November is American Diabetes Month, a time to bring greater awareness and attention to issues surrounding this condition. If you are diagnosed with diabetes and have existing coverage, you may be wondering how the health care reform affects you and your health care. You may see improvements in your plan – and even lower costs.
With the passing of the Affordable Care Act, here are some of the ways the law can benefit you:
- Adults with diabetes cannot be denied of coverage because of their condition. This is also true for individuals with other chronic conditions.
- New health plans won’t be able to charge premiums based on your health condition.
- All plans now provide essential benefits and preventive care including type 2 diabetes screening, obesity screening and counselling, nutrition counselling, blood pressure screening, and gestational diabetes screening for pregnant women. If you have private insurance, you can get these preventive services without paying a copayment or coinsurance. You can even get these before you pay your deductible.
- If you are enrolled in a grandfathered plan, or plans that existed before March 2010, your plan has not substantially changed. Review your plan’s summary of benefits to see if you can get free preventive care services.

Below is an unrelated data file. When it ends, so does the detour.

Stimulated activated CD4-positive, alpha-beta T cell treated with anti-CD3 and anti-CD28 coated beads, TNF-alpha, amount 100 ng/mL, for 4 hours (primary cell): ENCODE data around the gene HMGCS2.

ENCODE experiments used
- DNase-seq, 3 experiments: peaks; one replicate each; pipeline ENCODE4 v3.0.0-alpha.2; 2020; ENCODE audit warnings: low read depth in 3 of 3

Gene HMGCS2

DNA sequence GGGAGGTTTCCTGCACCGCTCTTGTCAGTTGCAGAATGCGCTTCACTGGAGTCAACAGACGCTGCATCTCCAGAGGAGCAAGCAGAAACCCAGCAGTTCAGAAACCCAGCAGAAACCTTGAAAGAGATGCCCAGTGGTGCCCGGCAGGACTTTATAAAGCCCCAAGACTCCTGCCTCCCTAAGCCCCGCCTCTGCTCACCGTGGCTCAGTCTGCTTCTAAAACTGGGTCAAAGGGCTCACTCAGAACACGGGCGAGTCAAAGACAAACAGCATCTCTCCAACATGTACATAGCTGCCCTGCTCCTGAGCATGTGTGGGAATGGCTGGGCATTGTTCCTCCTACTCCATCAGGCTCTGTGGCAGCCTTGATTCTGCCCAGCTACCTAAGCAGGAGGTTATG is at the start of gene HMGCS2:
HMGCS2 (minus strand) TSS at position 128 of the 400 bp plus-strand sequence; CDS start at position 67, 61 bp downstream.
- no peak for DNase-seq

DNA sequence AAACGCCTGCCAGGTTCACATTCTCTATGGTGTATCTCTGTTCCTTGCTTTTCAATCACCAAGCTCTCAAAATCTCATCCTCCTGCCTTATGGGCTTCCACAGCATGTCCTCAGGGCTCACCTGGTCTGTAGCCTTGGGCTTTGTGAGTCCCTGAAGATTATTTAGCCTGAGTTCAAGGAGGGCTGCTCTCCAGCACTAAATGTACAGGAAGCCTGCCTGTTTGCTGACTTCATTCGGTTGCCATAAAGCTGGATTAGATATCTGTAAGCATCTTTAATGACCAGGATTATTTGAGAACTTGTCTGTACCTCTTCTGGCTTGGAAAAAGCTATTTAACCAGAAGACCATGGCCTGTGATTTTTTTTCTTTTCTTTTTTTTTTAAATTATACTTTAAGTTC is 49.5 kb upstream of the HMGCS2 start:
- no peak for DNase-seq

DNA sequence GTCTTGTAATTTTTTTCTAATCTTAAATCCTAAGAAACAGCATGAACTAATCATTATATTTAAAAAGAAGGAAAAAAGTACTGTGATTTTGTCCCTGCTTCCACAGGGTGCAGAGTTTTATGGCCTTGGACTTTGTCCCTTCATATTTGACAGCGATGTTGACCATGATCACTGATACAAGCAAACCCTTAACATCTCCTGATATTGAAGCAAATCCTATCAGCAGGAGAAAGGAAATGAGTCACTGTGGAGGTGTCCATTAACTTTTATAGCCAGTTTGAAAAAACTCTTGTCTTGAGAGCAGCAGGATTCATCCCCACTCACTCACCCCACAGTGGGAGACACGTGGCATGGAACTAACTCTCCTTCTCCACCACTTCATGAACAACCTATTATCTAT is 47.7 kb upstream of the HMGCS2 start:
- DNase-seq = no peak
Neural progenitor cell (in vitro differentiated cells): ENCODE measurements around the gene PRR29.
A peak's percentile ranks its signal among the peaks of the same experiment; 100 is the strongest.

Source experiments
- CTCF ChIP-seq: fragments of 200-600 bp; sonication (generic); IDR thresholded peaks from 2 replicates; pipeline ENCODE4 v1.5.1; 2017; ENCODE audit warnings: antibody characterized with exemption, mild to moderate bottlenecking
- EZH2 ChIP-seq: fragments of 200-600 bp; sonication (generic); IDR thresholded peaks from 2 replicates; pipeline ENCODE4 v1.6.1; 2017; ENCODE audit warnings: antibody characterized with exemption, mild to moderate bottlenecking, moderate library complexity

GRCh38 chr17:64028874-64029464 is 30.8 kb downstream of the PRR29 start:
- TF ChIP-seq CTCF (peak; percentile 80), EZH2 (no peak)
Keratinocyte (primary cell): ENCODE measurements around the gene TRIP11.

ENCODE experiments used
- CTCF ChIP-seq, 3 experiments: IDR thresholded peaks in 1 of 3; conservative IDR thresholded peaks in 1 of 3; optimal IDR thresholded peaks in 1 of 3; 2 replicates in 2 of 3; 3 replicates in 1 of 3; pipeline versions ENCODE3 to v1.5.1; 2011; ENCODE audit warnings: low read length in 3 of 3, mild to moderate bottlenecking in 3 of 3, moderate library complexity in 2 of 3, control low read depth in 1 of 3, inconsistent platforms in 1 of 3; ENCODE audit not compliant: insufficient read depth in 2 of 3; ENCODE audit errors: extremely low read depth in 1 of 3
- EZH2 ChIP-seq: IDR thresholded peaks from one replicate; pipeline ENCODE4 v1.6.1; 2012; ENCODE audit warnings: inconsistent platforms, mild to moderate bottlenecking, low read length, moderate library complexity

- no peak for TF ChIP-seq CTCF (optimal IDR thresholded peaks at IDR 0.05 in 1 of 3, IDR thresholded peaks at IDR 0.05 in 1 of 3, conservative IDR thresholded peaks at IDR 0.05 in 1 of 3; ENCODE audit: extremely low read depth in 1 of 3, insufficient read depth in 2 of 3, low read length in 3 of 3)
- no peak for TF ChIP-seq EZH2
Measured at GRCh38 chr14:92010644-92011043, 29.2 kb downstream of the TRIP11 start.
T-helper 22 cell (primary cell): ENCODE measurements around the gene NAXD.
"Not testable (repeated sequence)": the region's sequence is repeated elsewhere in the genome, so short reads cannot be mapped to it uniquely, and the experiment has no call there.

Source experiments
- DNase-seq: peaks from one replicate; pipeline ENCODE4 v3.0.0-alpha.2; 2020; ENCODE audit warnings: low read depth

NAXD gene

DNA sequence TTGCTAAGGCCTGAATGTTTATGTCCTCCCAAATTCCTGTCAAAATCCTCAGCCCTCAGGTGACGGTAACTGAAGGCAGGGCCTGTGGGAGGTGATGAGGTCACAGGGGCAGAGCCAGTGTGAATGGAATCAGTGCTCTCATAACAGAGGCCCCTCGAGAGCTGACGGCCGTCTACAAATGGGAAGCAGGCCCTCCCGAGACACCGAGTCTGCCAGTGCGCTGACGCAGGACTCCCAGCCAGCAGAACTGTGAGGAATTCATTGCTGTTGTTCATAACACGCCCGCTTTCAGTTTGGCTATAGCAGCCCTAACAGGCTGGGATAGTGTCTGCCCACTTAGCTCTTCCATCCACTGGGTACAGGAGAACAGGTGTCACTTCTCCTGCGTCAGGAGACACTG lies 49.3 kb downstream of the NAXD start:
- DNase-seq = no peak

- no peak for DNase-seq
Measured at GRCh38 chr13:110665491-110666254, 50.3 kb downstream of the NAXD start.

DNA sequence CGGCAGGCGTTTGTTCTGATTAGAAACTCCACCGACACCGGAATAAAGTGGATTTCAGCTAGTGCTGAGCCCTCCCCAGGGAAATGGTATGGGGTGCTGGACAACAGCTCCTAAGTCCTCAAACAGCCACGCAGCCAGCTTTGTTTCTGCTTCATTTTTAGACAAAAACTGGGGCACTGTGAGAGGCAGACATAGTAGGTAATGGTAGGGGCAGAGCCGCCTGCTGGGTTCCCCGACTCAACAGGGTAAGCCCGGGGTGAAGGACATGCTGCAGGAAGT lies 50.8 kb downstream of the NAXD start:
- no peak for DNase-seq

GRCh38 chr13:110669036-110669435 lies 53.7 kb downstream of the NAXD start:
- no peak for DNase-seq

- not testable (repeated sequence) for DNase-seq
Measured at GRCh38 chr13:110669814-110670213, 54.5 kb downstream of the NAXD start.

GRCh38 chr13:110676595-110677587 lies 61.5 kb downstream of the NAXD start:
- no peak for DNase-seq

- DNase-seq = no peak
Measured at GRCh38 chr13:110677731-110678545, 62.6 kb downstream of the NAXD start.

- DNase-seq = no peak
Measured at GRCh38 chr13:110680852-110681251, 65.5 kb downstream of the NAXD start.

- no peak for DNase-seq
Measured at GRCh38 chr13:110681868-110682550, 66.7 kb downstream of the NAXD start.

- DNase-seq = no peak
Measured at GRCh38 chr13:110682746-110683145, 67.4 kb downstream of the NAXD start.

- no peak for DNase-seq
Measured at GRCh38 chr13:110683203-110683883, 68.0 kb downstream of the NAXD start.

- New health plans can no longer limit the amount they spend toward your care. They also can’t cancel your policy to avoid paying for your care.
The Affordable Care Act also benefits children. The new law no longer allows carrier to turn away children under the age 19 with chronic conditions such as diabetes. Families with children who have diabetes can get coverage. Young adults with diabetes or other pre-existing conditions can stay on their parents’ plan until age 26.
You can buy insurance through the Marketplace or work with a certified insurance agent. You may be eligible to get help to pay for your insurance when you enrol through the Marketplace. Compare plans and premiums and ask questions before making any purchase. You may also qualify for Medicaid depending on where you live and how much money you make in a year.